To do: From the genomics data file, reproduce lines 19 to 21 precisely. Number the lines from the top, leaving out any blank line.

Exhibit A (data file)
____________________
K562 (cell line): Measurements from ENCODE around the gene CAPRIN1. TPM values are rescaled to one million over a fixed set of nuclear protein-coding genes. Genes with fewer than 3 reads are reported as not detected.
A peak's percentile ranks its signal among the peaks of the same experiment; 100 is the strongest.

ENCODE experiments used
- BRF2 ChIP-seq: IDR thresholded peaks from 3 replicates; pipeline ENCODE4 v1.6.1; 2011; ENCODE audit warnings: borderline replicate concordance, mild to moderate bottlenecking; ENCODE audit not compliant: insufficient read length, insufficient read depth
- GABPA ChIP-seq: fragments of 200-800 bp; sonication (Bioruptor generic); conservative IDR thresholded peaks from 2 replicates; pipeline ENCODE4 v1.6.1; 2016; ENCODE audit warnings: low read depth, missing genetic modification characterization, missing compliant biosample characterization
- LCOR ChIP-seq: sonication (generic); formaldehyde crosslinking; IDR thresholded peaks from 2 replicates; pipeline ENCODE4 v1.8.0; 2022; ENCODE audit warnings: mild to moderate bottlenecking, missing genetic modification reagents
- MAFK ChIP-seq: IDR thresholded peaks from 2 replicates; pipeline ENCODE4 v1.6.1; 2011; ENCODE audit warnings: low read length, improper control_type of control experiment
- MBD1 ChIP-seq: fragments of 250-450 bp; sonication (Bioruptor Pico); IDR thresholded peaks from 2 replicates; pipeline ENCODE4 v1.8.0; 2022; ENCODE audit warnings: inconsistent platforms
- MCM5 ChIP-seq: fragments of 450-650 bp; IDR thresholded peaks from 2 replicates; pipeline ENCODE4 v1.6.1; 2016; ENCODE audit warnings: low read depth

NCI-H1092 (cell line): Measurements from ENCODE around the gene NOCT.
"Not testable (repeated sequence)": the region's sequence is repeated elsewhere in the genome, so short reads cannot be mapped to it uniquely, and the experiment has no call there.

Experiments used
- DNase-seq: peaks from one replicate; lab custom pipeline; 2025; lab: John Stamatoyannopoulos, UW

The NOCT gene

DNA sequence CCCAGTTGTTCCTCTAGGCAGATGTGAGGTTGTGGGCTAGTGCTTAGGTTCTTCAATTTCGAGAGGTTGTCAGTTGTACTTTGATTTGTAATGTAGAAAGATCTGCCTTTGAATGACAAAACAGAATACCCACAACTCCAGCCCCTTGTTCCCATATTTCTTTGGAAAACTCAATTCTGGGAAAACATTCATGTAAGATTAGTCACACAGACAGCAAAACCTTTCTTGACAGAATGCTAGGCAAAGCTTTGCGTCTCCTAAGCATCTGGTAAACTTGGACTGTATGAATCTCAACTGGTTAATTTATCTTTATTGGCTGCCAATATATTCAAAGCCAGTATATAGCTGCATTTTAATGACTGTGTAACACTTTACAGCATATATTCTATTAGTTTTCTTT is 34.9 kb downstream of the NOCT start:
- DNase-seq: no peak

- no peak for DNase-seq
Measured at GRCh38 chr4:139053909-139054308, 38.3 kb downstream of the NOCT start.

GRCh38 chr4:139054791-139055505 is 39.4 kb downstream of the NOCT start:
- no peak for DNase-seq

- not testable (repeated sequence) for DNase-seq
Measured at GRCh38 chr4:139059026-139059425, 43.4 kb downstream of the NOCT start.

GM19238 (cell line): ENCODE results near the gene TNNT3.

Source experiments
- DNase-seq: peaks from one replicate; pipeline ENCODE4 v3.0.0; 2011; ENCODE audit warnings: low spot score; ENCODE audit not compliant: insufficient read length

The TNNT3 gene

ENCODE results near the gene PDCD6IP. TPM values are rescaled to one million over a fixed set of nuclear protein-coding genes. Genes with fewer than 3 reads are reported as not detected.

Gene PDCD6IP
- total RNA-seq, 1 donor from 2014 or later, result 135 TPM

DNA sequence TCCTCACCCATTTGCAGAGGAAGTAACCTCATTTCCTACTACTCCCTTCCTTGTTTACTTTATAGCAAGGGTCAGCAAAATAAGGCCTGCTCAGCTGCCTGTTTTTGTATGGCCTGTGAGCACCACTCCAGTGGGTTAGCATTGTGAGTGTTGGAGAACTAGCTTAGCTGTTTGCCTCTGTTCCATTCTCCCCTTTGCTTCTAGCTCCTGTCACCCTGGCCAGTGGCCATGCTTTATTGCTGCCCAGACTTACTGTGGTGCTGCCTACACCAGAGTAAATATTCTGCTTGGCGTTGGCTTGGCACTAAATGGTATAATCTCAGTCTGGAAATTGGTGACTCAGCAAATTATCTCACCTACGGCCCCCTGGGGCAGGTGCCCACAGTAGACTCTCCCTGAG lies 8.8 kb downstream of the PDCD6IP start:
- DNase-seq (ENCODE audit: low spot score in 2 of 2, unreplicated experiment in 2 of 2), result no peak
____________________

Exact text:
GRCh38 chr4:139054791-139055505 is 39.4 kb downstream of the NOCT start:
- no peak for DNase-seq

- not testable (repeated sequence) for DNase-seq